If I got you correctly, then indeed the code in this post (for the post hoc friedman test) could potentially help you.
      BUT, I don’t think it will be very helpful.
      You are dealing with a case of 10 repeated measures on each individual animal. That means you’ve got 10 over 2 comparisons (45). That is a big number.
      Also, you are having a time effect here, why not use it in some way ?

      For example, why not only look at 3 time points (start, middle, finish) and make the post hoc comparison on them?
      This post hoc might offer more easily interpretable results.

      A better yet solution would be to go further and see if you can use some mixed models on your data.
      Then, what you are looking to check is if you are having a significant slope for the trend line.
      Although I haven’t yet wrote about these methods (and I also don’t know how your data is behaving and how legitimate it is to use mixed models on it).

      Consider also giving a look to what I wrote here:

      But if my earlier tip (of just using less data points – to allow interpretation), is not enough for you – then I suggest you try and find some professional help to look at your data and see if mixed models can work on it or not. (Or just learn it by yourself, but it might take some time 🙂 )

      Regarding the visualization, it is very straight forward.
      This tutorial:
      Shows how to do it with lattice. You might also want to try ggplot2 for that (both have some learning curve, but offer good results).

      Good luck,

  10. Hi Tal,

    Thanks a lot for all your helpfull information.

    I have used your code for R to perform a post hoc in a Friedman test. I would like to know how can I cite your code in a journal.

    1. Hello LuisM,

      Thank you very much for offering me the honor of being cited.

      Due to my lack of experience, I might be missing on how this should be done, but here is how you might do it:

      The analysis was done using R:
      title = {R: A Language and Environment for Statistical
      author = {{R Development Core Team}},
      organization = {R Foundation for Statistical Computing},
      address = {Vienna, Austria},
      year = 2010,
      note = {{ISBN} 3-900051-07-0},
      url = {}
      With the “coin” and “multcomp” packages.
      Performing the post-hoc tests of:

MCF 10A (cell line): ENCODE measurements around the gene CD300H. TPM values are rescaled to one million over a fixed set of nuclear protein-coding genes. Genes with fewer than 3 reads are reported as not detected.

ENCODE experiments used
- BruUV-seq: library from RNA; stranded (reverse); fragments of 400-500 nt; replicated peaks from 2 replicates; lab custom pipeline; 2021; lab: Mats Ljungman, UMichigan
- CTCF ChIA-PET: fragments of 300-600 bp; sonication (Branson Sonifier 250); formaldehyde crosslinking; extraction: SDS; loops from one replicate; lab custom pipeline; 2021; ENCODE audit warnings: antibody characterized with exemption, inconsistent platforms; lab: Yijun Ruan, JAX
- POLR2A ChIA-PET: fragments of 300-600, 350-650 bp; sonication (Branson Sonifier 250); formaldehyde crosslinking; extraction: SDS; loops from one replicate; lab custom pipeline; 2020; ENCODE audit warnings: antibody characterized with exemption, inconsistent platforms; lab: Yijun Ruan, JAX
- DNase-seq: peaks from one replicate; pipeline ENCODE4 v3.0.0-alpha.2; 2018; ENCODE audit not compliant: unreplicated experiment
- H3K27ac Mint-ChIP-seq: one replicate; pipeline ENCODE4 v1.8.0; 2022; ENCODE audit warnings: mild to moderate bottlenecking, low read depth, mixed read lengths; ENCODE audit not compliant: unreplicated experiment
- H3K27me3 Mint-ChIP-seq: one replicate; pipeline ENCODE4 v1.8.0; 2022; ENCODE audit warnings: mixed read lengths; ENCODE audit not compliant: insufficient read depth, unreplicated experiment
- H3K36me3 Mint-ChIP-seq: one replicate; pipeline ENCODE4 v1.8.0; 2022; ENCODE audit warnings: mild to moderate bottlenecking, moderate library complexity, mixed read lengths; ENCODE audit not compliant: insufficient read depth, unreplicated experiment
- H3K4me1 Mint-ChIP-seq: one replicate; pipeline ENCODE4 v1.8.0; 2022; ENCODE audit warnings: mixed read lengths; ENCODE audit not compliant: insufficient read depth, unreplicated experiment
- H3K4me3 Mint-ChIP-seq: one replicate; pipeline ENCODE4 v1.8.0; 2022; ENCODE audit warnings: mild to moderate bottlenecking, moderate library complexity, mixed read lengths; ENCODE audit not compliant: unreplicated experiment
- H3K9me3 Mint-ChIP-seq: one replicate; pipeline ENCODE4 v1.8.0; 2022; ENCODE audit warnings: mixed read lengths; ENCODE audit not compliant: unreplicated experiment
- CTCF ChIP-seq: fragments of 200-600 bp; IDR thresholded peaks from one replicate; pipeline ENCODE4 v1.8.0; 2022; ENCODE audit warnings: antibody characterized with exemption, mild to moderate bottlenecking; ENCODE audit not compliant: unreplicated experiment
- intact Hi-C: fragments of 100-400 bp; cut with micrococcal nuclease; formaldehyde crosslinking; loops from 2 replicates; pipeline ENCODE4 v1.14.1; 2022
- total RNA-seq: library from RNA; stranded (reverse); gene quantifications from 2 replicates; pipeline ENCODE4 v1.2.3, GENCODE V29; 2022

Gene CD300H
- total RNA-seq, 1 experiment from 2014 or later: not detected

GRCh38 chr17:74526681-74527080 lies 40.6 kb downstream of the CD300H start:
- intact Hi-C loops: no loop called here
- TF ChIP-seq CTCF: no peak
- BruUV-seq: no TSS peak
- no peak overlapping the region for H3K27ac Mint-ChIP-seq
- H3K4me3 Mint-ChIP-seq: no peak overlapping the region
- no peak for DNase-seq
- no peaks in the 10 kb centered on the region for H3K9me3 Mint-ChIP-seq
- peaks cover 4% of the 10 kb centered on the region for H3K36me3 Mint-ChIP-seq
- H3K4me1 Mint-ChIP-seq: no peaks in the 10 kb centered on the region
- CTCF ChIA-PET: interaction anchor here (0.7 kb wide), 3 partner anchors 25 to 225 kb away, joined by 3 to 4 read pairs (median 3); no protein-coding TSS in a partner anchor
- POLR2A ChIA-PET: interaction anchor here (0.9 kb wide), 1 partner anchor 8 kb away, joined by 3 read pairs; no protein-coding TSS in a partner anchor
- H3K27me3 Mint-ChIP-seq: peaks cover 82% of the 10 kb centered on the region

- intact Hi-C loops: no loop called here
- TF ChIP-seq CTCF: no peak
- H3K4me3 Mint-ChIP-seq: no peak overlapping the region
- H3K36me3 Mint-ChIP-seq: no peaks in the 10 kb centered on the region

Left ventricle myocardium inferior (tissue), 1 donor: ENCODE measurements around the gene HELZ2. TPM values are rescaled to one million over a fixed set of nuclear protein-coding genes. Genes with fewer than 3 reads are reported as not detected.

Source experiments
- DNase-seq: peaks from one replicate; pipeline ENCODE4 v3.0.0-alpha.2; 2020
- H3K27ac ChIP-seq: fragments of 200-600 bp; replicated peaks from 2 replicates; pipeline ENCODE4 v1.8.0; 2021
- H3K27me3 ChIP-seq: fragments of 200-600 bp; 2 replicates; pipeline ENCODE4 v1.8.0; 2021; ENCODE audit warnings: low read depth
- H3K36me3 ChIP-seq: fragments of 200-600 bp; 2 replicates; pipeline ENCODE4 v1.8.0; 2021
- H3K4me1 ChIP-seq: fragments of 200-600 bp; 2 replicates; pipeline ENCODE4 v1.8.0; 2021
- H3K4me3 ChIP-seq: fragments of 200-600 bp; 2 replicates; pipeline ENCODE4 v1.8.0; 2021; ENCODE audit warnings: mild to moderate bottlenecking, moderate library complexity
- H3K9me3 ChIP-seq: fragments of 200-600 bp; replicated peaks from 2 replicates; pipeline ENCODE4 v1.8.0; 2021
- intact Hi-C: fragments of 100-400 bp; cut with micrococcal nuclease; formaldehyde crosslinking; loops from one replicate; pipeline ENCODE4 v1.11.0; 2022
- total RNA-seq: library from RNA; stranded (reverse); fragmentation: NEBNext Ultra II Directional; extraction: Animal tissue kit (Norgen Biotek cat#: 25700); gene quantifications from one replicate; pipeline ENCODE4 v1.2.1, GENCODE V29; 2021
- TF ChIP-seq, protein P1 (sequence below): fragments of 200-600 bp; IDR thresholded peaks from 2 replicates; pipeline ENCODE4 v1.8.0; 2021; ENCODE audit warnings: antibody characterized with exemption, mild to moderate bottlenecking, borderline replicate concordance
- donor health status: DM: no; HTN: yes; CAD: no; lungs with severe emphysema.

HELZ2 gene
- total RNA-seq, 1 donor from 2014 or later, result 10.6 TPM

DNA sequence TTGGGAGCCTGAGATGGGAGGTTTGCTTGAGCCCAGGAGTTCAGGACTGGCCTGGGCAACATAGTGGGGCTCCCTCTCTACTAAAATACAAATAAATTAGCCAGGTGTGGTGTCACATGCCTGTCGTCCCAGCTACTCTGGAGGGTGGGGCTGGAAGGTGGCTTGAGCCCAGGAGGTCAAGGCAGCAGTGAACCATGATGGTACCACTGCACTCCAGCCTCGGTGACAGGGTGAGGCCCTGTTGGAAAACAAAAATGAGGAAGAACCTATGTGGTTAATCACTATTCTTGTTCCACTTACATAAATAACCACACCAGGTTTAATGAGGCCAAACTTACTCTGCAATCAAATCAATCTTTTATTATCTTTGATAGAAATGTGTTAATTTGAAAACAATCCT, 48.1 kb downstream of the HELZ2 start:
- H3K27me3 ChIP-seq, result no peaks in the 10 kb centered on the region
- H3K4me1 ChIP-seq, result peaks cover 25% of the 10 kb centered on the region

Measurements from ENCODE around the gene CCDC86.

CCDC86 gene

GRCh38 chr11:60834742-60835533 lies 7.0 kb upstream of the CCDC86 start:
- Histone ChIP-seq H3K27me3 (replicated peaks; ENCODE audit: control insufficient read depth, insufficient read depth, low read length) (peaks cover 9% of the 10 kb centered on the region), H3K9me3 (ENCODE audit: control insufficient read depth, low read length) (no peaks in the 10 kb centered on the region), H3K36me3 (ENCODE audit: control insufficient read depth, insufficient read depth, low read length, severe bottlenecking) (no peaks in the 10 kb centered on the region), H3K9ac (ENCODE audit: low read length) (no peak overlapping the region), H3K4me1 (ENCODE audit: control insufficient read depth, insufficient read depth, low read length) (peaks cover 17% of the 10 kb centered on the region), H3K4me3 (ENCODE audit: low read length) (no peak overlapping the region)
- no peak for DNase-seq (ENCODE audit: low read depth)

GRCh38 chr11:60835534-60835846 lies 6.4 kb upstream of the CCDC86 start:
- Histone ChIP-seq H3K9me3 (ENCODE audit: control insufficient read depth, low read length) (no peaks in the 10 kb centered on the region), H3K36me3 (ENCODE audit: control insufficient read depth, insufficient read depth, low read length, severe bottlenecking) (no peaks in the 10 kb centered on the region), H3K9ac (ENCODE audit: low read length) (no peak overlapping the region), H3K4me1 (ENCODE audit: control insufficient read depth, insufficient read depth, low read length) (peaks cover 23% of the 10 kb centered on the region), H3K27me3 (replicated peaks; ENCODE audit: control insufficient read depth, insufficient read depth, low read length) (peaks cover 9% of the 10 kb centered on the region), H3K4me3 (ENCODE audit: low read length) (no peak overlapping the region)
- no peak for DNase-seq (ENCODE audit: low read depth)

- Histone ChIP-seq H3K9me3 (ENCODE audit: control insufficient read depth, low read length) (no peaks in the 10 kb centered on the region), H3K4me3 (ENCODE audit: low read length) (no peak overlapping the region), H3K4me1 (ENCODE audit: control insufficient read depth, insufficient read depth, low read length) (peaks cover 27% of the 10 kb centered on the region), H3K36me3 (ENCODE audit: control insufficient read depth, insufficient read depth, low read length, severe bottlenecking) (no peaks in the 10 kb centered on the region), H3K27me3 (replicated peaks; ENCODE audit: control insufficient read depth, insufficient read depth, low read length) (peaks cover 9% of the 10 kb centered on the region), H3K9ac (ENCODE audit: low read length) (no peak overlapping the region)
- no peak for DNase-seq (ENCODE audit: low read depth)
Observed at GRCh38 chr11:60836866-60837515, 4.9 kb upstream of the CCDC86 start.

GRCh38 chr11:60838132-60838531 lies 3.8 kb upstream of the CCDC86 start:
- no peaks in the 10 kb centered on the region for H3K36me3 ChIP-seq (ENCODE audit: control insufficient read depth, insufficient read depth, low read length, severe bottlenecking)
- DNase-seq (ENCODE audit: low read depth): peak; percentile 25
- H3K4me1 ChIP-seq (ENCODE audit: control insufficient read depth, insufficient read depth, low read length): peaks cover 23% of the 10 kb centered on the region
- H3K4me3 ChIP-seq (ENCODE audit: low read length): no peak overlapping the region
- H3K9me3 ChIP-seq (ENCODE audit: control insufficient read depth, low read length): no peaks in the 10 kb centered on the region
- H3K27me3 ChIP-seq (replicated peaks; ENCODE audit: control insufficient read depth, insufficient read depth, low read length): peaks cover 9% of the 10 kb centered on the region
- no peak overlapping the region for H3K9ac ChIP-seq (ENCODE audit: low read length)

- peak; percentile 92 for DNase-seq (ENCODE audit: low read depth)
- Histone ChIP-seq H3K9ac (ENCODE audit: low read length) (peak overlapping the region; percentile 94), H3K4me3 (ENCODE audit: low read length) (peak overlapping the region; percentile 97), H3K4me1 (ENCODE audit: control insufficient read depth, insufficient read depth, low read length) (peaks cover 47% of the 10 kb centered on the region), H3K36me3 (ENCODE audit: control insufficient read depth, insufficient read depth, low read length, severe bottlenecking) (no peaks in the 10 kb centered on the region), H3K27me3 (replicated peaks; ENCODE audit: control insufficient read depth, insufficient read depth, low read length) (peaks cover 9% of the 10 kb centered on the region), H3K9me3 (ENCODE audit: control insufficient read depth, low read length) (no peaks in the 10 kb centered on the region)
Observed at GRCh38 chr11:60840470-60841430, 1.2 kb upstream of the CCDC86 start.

Wilcoxon-Nemenyi-McDonald-Thompson test
      Hollander & Wolfe (1999), page 295

      Using the code of “Tal Galili”, published on (

  11. Hi Tal,

    I can’t wait to successfully use the code you have worked out and so kindly shared with us ALL.

    To start. i’ve plugged in the following <- function(formu, data, to.print.friedman = T, = T, to.plot.parallel = T, to.plot.boxplot = T, signif.P = .05, = T, =F)

    I receive a + symbol. Is this correct? I've been working at trying to get my data into your code for 2 days, but am new to R and am struggling.

    I have updated the coin, multcomp, and colorspace with success. Does this need to be done in a specific order or each time I reopen R?

    I have 3 columns of data. Id = turtle name (block), temperature (factor)…collected stomach temperature from 7 turtles) and time (group)…want to see if there is a difference in stomach temperature for 4 time periods (dawn, day, dusk, night). I do not have 0s or blanks in my data set and found a sig. difference for Friedman.test in R.

    any advice would be greatly appreciated!!!

  12. Hi,
    Great that such a script is available, really appreciate it.

    Doesn’t seem to work on all data though. For e.g., I have ordinal data ranging from 1-3 in groups = 15, and blocks = 7.

    R produces this error:

    Error in data[,] : incorrect number of dimensions

    The ordinary friedman.test gives me:

    Friedman chi-squared = 50.127, df = 14, p-value = 5.814e-06

    So in principle your script should also work. But I am at a loss to explain why it does not. Will keep trying though.
    Thanks again!